There's a clear playbook for how Amazon could upend the healthcare business - along with an obvious victim
- Amazon's ambitions in healthcare have become more apparent over the last year, leading to speculation about what the company might do if it got into the prescription drug business.
- Analysts at Bernstein carved out a clear path Amazon could take, with the help of the company's new nonprofit joint health venture with JPMorgan and Berkshire Hathaway.
- The company could start working directly with large, self-insured employers. If Amazon went that route, it could hit certain businesses, including the pharmacy benefits manager Express Scripts, which works with these large employers.
It's still remains to be seen if Amazon will get into the prescription drug business, though there have been a lot of hints. That hasn't stopped people from speculating what kind of impact they could have on the space, or even mapping out what their potential entry could look like.
"We believe that disruption is coming for healthcare and Amazon will be an accelerant of this disruption," Bernstein analyst Lance Wilkes wrote in a note Thursday. "We believe this is unusual, in that healthcare usually moves slowly, and investors have been rewarded for not being ahead of actual changes in healthcare. This time is different, we believe, because cost is now the most important consideration for payers (government and employers)."
The idea is that Amazon could come in and sell prescription drugs directly through its site, delivering them via mail and impacting retail pharmacies.
There are three ways Amazon could approach the prescription drug industry, as Bernstein sees it:
- The company could purchase a pharmacy benefits manager, an organization responsible for negotiating lower prices for prescriptions.
- Amazon could partner with another healthcare organization to be the mail order portion of a health plan, like for example working with UnitedHealthcare's OptumRx PBM division.
- And it could also go it alone and just create its own mail-order system and sells that to employers who can add it to their health benefits.
In January, Amazon along with JPMorgan and Berkshire Hathaway, launched a new independent nonprofit venture aimed at lowering healthcare costs for their employees. There weren't many details right off the bat, so it's unclear the exact approach companies will opt for. They could team up to form a health insurance plan, or find other ways to negotiate for cut backs on healthcare spending.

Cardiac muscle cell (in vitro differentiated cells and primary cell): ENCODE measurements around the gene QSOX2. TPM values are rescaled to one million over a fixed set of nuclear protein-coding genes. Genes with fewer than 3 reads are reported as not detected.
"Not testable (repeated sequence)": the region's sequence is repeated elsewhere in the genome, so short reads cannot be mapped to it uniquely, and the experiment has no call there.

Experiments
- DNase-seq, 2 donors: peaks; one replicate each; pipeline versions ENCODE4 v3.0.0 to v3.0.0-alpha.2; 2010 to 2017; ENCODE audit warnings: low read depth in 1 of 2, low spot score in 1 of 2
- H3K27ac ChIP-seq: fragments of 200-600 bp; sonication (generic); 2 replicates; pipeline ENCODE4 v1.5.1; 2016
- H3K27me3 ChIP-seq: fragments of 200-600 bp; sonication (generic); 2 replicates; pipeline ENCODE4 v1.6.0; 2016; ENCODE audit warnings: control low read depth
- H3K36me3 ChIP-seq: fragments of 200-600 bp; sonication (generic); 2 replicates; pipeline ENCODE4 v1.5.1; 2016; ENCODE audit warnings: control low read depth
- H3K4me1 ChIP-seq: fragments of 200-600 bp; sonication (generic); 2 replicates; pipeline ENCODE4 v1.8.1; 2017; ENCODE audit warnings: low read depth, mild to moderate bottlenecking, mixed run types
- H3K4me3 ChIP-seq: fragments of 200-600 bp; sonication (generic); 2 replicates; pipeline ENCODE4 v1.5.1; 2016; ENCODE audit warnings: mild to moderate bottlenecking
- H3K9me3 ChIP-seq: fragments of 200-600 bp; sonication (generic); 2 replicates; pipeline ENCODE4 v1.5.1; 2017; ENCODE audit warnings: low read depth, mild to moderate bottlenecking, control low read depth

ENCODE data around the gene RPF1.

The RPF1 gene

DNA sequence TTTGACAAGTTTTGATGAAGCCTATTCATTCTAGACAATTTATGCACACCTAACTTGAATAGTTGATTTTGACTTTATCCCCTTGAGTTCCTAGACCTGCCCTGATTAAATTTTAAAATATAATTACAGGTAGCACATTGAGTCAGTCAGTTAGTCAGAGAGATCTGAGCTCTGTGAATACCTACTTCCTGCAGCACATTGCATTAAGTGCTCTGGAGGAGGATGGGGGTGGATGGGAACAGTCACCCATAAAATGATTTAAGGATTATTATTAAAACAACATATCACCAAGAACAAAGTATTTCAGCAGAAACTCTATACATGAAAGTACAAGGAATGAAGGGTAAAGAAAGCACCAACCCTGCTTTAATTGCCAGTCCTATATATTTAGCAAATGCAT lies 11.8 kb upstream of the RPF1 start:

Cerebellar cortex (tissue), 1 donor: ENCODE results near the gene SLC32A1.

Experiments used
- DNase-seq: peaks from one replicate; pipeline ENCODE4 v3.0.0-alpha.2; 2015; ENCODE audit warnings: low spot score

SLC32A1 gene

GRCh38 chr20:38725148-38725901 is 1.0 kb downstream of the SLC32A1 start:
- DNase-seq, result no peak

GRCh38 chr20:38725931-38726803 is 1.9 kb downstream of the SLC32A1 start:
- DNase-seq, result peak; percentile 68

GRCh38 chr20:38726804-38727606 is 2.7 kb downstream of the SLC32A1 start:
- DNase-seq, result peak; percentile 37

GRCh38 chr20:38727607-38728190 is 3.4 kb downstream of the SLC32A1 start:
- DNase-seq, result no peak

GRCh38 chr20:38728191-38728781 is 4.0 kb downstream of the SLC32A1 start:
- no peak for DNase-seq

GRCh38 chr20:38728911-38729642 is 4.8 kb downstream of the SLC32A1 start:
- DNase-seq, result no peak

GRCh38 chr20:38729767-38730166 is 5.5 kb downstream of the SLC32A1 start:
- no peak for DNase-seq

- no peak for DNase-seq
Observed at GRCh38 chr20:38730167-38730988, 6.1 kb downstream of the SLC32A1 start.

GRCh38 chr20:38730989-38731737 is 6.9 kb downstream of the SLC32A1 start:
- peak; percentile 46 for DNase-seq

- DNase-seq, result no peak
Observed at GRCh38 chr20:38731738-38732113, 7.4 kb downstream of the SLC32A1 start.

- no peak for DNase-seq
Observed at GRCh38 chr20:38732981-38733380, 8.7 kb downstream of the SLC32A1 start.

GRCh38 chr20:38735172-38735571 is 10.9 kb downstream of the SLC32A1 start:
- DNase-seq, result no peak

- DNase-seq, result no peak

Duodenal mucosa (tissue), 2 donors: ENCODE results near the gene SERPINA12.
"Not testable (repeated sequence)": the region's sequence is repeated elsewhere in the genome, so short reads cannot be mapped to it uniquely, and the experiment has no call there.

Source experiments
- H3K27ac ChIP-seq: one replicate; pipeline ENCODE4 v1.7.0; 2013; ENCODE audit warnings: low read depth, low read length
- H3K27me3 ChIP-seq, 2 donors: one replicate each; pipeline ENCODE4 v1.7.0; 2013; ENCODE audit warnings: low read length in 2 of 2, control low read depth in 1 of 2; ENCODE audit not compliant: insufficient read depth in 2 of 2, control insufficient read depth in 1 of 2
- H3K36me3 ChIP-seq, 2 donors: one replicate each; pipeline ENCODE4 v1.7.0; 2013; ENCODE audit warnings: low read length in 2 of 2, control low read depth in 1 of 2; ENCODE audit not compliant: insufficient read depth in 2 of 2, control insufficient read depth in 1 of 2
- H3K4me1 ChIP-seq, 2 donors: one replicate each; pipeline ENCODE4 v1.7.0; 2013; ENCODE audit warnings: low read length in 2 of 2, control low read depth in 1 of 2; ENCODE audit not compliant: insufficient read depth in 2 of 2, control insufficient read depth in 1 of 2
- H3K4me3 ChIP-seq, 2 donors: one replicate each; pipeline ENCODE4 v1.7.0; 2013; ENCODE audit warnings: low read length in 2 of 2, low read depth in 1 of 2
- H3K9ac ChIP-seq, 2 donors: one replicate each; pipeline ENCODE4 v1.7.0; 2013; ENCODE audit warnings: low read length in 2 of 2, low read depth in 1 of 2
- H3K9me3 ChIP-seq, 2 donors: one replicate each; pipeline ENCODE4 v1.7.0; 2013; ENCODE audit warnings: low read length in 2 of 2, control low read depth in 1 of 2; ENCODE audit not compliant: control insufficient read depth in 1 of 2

By banding these three self-insured employers together, Amazon's roadmap into the prescription drug business might not have to rely on partners or acquisitions of pharmacy benefits managers. Instead, Amazon could have the leverage to convince employers, starting with these three organizations, to buy into Amazon's mail service.
That large employer strategy could put Express Scripts, one of the largest standalone PBMs in the US, at even more risk than previously anticipated, Wilkes told Business Insider. If employers decide to build their own transparent PBM, they might rely less on Express Scripts' services. National account employers make up about 21% of Express Scripts' gross margin, according to Bernstein.
PBMs tend to make about one-third of their gross margin from rebates paid out for prescriptions by drugmakers, one-third from transactions happening at retail pharmacies, and one-third from their mail and specialty pharmacy services.
Should online prescriptions - particularly for recurring prescriptions - pick up market share from retail pharmacies and mail-order services start to favor Amazon, Bernstein anticipates that this threatens about 55% of Express Scripts' gross margin.
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